Integrated psychological therapy (IPT) for schizophrenia: is it effective?

Roder, Volker; Mueller, Daniel R; Mueser, Kim T; Brenner, Hans D (2006). Integrated psychological therapy (IPT) for schizophrenia: is it effective? Schizophrenia bulletin, 32 Suppl 1, S81-93. Oxford: Oxford University Press 10.1093/schbul/sb1021

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Against the background of evidence-based treatments for schizophrenia, nowadays the implementation of specific cognitive and behavioral interventions becomes more important in the standard care of these patients. Over the past 25 years, research groups in 9 countries have carried out 30 independent evaluations of Integrated Psychological Therapy (IPT), a group program that combines neurocognitive and social cognitive interventions with social skills approaches for schizophrenic patients. The aim of the present study was to evaluate the effectiveness of IPT under varying treatment and research conditions in academic and nonacademic sites. In a first step, all 30 published IPT studies with the participation of 1393 schizophrenic patients were included in the meta-analysis. In a second step, only high-quality studies (HQS) (7 studies including 362 patients) were selected and analyzed to check whether they confirmed the results of the first step. Positive mean effect sizes favoring IPT over control groups (placebo-attention conditions, standard care) were found for all dependent variables, including symptoms, psychosocial functioning, and neurocognition. Moreover, the superiority of IPT continued to increase during an average follow-up period of 8.1 months. IPT obtained similarly favorable effects across the different outcome domains, assessment formats (expert ratings, self-reports, and psychological tests), settings (inpatient vs outpatient and academic vs nonacademic), and phases of treatment (acute vs chronic). The HQS confirmed the results of the complete sample. The analysis indicates that IPT is an effective rehabilitation approach for schizophrenia that is robust across a wide range of patients and treatment conditions.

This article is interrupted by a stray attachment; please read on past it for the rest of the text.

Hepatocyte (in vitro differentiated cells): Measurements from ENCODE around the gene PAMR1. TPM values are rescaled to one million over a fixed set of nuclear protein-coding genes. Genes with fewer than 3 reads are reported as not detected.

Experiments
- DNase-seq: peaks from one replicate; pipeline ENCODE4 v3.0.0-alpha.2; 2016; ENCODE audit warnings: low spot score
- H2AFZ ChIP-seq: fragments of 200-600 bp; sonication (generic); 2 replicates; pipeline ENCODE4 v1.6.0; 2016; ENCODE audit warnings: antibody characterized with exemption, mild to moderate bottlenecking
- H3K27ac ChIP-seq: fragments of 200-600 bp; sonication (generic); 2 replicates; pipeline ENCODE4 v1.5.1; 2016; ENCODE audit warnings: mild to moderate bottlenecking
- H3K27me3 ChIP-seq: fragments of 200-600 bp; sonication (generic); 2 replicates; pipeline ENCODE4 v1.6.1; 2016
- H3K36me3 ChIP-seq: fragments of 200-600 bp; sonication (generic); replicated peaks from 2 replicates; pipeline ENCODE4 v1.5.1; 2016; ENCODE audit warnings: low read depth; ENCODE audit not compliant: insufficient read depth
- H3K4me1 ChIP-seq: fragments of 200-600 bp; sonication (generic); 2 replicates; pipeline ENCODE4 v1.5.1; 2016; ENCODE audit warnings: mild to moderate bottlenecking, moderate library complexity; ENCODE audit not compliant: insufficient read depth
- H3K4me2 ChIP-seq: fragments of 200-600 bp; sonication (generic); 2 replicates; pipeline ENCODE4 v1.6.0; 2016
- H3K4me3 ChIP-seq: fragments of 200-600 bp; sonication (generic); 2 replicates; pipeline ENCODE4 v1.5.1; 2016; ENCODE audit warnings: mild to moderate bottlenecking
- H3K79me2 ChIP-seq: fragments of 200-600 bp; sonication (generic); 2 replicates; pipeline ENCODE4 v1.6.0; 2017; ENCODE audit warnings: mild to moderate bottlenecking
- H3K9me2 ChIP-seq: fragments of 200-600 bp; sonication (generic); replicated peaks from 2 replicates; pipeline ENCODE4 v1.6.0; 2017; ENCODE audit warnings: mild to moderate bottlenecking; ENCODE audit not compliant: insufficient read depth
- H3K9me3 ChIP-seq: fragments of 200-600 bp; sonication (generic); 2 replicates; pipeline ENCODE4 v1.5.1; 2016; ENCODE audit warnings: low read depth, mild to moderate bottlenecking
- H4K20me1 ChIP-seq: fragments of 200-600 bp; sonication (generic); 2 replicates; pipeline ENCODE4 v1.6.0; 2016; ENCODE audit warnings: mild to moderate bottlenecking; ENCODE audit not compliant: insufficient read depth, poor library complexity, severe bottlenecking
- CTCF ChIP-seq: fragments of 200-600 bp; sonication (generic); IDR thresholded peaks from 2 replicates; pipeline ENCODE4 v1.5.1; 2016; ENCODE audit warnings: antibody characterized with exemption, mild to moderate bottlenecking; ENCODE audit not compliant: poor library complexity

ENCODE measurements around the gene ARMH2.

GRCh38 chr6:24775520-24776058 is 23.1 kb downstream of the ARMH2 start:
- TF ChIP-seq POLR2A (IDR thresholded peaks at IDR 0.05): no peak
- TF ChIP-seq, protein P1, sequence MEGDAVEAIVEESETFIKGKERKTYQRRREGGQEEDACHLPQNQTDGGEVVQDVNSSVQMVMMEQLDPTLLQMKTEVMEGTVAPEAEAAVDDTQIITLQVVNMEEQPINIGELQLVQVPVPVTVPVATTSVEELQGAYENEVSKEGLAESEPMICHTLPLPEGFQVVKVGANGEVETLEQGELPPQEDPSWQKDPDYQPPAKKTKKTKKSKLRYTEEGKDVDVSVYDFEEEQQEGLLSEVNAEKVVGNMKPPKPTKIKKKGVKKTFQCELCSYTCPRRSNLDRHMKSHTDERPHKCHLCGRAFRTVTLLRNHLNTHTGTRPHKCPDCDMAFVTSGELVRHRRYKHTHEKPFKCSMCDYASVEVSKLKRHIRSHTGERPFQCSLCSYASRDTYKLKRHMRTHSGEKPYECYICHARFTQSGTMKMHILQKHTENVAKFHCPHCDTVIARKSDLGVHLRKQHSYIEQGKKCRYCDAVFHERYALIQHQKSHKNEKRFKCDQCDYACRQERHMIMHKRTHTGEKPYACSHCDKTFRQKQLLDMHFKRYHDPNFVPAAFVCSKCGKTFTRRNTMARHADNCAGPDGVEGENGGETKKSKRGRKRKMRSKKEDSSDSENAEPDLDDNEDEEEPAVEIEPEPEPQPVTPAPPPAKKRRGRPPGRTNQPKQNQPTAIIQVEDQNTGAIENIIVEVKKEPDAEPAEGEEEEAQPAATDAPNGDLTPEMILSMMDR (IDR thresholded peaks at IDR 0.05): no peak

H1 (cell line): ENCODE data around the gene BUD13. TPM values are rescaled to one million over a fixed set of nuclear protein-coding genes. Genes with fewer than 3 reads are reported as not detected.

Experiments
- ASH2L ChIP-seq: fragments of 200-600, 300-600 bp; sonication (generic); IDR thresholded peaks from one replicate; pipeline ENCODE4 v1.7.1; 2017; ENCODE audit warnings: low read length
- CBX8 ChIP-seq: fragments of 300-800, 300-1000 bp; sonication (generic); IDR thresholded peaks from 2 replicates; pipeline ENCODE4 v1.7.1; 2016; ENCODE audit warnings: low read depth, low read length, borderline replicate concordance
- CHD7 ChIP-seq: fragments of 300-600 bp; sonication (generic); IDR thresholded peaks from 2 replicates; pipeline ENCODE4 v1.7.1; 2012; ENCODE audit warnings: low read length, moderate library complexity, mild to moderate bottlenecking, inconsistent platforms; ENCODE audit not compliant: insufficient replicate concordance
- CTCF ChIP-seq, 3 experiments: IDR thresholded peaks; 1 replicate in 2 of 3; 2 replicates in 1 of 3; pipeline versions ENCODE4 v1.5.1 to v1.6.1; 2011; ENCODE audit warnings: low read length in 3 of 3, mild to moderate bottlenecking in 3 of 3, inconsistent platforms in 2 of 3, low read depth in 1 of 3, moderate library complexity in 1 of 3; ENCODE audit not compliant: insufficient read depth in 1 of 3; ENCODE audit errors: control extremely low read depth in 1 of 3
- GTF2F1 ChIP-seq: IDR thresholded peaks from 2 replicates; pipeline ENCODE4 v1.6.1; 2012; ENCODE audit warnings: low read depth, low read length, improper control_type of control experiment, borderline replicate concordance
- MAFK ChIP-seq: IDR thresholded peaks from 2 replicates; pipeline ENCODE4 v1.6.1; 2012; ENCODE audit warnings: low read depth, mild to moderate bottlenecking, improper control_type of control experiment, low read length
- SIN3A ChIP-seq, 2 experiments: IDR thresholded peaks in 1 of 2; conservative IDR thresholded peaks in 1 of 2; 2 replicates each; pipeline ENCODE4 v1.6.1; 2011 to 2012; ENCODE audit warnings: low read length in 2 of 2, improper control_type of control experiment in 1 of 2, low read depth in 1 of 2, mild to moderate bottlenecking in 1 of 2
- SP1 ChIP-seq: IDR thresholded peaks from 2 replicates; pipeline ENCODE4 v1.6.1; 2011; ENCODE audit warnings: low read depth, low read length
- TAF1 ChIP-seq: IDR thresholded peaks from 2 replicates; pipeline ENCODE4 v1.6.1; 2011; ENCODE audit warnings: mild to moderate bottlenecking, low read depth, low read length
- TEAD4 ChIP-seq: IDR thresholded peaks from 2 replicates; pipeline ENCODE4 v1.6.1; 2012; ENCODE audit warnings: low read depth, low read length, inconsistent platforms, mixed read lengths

Item Type:

Journal Article (Original Article)

Division/Institute:

04 Faculty of Medicine > University Psychiatric Services > University Hospital of Psychiatry and Psychotherapy > Management
04 Faculty of Medicine > University Psychiatric Services > University Hospital of Psychiatry and Psychotherapy > Psychotherapy

UniBE Contributor:

Roder, Volker and Brenner, Hans Dieter

ISSN:

0586-7614

ISBN:

16916888

Publisher:

Oxford University Press

Language:

English

Submitter:

Factscience Import

Date Deposited:

04 Oct 2013 14:48

Last Modified:

08 Jun 2016 10:39

Publisher DOI:

10.1093/schbul/sb1021

PubMed ID:

16916888

Web of Science ID:

000240658500008

URI:

https://boris.unibe.ch/id/eprint/20047 (FactScience: 3129)

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